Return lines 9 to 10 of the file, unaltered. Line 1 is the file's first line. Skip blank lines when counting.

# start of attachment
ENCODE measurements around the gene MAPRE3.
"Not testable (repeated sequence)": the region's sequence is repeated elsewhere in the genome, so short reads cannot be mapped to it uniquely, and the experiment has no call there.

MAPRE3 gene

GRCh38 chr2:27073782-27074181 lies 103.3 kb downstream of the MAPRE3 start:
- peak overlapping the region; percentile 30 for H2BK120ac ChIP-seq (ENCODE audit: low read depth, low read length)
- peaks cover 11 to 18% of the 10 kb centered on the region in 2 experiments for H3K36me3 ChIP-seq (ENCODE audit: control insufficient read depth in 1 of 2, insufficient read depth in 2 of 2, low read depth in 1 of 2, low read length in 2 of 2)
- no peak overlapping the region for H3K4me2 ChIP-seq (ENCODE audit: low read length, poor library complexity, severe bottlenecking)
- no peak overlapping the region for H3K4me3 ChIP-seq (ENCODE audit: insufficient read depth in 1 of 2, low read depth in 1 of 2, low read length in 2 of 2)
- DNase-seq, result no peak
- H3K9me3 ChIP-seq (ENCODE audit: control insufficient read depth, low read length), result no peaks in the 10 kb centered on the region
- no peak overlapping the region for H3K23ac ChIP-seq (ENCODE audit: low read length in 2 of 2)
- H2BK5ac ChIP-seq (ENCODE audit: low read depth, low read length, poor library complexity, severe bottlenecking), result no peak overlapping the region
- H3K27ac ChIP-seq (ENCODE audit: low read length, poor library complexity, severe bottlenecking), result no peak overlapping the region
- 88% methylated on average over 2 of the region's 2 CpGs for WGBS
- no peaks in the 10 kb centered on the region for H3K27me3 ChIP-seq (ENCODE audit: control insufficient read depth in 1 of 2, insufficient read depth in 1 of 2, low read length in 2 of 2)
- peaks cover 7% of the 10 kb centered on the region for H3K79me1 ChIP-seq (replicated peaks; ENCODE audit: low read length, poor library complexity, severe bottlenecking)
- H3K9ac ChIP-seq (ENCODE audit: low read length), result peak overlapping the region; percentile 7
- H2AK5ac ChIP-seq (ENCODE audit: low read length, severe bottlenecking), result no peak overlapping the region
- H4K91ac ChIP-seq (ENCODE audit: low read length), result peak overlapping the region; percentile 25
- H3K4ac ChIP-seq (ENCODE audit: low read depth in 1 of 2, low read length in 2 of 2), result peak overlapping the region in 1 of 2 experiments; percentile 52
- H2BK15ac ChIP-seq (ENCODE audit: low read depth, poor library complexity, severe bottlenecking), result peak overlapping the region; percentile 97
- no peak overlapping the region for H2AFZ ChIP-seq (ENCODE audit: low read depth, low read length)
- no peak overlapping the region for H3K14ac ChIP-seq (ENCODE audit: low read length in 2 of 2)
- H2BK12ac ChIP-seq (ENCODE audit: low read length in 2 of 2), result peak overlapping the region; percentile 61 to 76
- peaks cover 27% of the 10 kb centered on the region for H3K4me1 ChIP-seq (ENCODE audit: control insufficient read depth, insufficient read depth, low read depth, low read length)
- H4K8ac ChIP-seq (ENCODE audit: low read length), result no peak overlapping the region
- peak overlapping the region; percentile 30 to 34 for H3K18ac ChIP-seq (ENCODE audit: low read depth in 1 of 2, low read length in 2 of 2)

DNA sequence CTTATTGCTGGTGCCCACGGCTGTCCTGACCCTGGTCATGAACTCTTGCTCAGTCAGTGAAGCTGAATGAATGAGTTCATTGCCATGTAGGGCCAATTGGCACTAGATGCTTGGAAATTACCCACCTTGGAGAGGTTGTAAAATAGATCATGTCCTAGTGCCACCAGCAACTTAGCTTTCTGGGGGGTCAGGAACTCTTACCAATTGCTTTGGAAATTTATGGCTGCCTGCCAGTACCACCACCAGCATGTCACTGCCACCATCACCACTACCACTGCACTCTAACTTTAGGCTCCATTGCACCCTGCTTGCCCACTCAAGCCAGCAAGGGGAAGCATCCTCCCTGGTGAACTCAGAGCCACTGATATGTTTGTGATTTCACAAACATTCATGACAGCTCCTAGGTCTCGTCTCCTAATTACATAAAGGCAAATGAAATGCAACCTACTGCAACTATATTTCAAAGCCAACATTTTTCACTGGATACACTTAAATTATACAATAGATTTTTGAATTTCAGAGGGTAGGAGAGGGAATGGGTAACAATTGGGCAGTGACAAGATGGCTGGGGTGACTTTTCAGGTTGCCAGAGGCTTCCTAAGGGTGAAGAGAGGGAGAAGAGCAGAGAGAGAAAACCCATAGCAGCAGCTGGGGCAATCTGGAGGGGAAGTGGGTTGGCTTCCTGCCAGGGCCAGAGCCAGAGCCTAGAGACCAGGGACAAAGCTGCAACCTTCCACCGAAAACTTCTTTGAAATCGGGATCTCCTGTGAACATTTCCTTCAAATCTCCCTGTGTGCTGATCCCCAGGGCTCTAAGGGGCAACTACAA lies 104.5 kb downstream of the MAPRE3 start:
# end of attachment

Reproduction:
- DNase-seq, result no peak
- H3K9me3 ChIP-seq (ENCODE audit: control insufficient read depth, low read length), result no peaks in the 10 kb centered on the region